“This island has trouble enough of its own without you coming here and stirring up more!”
A scientist (Ian Bannen) with the British environmental watchdog group Doomwatch is concerned when he visits the island of Balfe and notices its residents acting both secretive and aggressive, with some appearing to suffer from acromegaly. With the help of a local schoolteacher (Judy Geeson) and his colleagues back in London (John Paul, Simon Oates, and Jean Trend), he investigates what might be happening to this tight-knit community — and why.
Genres, Themes, Actors, and Directors:
- Amateur Sleuths
- George Sanders Films
- Science Fiction
This follow-up to the similarly titled BBC TV series (1970-1972) is based on the intriguing premise of a (fictional) environmental protection agency discovering literally horrific after-effects of environmental catastrophes. Indeed, Doomwatch starts off very much like a horror film akin to The Wicker Man (1973), as an “outsider” visits a cloistered island where the residents refuse to share exactly what’s going on in their community.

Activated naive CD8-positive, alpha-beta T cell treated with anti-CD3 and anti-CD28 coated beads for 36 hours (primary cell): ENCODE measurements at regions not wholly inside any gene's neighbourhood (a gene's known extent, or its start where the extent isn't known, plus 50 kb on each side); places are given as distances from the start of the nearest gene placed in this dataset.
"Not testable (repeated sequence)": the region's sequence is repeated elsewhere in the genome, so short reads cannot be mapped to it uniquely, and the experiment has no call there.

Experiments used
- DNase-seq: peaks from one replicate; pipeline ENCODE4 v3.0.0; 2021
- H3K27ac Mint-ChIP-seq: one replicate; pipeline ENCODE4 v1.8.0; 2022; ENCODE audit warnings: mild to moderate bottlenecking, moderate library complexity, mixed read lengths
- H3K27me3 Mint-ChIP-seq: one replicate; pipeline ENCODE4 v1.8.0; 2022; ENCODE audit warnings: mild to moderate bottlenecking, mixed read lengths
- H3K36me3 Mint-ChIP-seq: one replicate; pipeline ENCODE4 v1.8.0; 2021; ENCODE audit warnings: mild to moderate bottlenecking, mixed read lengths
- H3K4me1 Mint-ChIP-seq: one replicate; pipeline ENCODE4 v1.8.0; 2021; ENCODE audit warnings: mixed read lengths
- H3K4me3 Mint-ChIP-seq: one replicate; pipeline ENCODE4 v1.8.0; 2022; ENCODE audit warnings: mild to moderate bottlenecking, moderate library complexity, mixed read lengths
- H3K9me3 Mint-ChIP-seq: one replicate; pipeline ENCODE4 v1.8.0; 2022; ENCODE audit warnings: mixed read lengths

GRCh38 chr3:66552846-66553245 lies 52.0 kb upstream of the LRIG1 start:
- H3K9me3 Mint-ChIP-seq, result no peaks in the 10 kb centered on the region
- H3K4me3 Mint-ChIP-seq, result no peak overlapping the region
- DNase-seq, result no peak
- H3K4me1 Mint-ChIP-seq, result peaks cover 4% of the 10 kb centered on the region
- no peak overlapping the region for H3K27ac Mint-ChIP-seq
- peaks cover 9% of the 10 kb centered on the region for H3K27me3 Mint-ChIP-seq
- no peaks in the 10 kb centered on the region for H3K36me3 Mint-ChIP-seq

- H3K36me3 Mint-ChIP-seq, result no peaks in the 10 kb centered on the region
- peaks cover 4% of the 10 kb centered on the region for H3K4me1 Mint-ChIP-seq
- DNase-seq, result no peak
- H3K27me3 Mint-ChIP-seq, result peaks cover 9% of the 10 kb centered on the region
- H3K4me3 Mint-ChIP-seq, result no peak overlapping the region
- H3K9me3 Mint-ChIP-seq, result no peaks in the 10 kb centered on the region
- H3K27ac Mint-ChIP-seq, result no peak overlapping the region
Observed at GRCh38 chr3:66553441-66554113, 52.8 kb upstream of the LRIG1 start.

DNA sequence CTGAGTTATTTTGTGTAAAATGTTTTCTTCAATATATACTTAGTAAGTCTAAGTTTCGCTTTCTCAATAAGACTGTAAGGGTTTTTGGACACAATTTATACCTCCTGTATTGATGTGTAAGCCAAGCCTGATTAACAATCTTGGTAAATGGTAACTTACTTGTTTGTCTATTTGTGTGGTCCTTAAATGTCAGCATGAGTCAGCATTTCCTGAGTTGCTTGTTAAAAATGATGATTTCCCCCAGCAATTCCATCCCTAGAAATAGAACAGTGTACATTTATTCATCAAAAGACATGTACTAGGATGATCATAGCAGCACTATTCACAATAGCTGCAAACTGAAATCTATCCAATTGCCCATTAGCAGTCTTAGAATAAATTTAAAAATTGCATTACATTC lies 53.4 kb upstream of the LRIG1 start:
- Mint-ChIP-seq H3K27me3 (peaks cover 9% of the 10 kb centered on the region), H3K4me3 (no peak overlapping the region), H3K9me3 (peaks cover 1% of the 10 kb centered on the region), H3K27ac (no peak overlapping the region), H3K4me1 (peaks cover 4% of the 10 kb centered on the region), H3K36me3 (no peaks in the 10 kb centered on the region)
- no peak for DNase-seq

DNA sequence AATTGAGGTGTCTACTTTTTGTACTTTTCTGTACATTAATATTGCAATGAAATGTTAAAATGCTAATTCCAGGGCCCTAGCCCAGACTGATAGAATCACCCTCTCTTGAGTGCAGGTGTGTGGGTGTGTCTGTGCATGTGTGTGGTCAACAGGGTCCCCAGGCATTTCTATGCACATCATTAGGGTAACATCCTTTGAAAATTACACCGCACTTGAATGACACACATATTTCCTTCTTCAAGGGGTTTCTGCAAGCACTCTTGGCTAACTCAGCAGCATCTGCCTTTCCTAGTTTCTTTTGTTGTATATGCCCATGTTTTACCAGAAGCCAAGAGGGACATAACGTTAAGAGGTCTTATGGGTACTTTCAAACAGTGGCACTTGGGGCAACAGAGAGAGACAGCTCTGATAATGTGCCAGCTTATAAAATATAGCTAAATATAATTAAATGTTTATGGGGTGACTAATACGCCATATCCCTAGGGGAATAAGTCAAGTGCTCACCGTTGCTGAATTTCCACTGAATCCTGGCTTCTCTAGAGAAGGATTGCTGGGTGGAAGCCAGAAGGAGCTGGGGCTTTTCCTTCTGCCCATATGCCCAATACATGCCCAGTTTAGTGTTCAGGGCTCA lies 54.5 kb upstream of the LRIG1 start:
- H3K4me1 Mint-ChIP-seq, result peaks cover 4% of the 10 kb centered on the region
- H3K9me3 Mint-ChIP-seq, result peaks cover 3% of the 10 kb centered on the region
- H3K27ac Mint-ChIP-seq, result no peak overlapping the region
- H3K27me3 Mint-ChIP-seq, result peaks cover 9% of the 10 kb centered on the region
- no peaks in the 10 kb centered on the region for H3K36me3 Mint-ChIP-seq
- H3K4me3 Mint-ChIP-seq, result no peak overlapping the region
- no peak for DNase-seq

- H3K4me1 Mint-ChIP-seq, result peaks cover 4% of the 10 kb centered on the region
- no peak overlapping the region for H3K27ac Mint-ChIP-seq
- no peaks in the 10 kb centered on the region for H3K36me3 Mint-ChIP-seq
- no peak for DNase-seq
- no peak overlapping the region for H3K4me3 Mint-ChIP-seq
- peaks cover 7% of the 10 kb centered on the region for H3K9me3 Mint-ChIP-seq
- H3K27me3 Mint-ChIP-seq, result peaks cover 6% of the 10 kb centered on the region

However, Bannen isn’t trapped on the island, and gets plenty of support from his colleagues back in London:
— so the feeling of anxiety and claustrophobia dissipates, turning the story into more of a procedural mystery: what in the world is impacting these people to the extent that they’re experiencing fear of their own loved ones? I’m not a fan of Bannen’s performance (he comes across as brash and smirky), and Geeson’s role is underdeveloped (how did she end up at the island in the first place?).
However, the inherent tension in solving the mystery at least keeps one reasonably engaged throughout.
Note: George Sanders appears in a thankless supporting role, one of his last before dying at the age of 65.
Redeeming Qualities and Moments:
- Atmospheric cinematography and sets
- Fine location shooting
No, though it’s worth a one-time look if you’re curious. Listed as a Sleeper in the back of Peary’s book.